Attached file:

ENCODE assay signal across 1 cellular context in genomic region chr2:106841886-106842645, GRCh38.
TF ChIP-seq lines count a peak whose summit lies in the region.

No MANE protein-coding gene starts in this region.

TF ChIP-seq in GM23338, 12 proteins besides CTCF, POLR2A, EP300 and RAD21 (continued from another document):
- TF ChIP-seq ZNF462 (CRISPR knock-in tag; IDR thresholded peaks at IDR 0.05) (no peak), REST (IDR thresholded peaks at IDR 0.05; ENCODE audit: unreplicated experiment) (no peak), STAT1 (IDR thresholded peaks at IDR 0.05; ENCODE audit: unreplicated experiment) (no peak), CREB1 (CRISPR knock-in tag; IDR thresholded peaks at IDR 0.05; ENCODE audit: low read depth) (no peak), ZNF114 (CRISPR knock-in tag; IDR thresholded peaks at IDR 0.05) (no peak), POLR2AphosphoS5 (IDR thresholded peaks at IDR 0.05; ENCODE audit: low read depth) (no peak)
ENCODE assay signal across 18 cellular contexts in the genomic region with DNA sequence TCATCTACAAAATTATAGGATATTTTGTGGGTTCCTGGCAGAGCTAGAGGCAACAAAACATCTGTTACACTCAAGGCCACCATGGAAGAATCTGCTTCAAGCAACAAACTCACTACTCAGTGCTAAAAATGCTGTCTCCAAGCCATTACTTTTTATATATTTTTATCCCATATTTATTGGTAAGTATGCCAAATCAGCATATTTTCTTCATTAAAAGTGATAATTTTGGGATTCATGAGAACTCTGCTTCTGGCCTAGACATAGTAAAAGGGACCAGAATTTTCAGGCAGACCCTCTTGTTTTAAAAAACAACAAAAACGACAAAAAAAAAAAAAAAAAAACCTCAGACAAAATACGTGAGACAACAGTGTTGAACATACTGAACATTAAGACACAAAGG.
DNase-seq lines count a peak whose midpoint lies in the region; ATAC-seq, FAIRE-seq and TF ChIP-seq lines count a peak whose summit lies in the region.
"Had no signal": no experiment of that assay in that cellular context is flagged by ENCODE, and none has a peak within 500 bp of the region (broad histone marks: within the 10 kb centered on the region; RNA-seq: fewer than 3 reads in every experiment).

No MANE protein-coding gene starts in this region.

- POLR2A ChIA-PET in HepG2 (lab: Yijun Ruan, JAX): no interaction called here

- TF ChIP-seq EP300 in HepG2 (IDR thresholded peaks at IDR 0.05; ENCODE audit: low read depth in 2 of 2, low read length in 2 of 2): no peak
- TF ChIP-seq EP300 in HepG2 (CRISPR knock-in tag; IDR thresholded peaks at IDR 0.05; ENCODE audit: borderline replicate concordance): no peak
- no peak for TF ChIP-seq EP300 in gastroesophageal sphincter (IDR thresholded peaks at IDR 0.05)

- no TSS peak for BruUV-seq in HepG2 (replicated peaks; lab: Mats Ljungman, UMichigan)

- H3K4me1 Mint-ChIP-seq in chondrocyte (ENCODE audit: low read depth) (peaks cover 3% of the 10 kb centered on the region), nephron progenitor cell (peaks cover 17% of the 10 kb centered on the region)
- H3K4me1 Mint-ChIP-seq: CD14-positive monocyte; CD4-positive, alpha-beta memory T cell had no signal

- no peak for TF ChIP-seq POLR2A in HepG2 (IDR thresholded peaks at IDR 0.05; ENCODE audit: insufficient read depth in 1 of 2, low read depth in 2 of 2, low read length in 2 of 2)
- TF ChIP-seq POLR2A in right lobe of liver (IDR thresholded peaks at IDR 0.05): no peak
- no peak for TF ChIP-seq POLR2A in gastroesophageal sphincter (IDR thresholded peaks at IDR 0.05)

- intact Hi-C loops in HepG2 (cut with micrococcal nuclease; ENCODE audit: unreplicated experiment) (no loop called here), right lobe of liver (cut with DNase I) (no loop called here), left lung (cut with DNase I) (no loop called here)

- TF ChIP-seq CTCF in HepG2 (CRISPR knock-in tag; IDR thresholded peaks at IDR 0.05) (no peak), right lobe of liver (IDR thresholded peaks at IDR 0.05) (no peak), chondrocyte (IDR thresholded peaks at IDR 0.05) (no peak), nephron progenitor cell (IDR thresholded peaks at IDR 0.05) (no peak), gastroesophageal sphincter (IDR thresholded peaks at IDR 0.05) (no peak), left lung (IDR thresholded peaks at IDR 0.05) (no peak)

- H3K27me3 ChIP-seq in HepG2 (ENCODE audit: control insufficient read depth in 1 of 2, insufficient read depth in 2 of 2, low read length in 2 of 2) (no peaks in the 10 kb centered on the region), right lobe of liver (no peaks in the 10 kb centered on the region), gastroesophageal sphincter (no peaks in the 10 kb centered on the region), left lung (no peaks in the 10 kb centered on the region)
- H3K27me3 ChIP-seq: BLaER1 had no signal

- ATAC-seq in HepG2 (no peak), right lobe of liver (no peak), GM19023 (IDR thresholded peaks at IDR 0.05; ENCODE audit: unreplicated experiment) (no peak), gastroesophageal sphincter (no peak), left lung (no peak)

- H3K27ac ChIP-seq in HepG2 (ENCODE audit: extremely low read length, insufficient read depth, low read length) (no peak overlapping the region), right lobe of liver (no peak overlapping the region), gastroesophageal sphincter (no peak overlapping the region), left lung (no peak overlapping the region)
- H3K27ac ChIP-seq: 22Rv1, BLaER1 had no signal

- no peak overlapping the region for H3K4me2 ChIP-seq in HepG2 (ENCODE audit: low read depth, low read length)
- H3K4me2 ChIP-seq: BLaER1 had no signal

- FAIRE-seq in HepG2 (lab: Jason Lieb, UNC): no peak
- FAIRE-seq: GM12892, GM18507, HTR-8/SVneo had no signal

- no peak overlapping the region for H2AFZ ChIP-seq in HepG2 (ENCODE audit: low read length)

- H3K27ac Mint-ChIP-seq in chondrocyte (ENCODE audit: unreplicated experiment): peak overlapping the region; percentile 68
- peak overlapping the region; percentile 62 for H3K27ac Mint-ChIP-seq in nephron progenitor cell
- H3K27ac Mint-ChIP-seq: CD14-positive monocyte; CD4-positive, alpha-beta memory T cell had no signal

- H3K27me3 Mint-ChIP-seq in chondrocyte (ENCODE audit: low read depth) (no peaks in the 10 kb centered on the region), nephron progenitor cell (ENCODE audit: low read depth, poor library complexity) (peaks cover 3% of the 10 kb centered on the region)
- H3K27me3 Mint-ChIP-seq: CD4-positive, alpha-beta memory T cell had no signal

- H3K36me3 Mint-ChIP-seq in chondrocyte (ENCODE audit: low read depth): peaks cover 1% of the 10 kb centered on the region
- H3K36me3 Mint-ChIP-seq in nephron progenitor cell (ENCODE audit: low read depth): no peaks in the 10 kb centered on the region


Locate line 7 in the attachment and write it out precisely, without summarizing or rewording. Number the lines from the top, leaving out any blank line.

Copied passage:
DNase-seq lines count a peak whose midpoint lies in the region; ATAC-seq, FAIRE-seq and TF ChIP-seq lines count a peak whose summit lies in the region.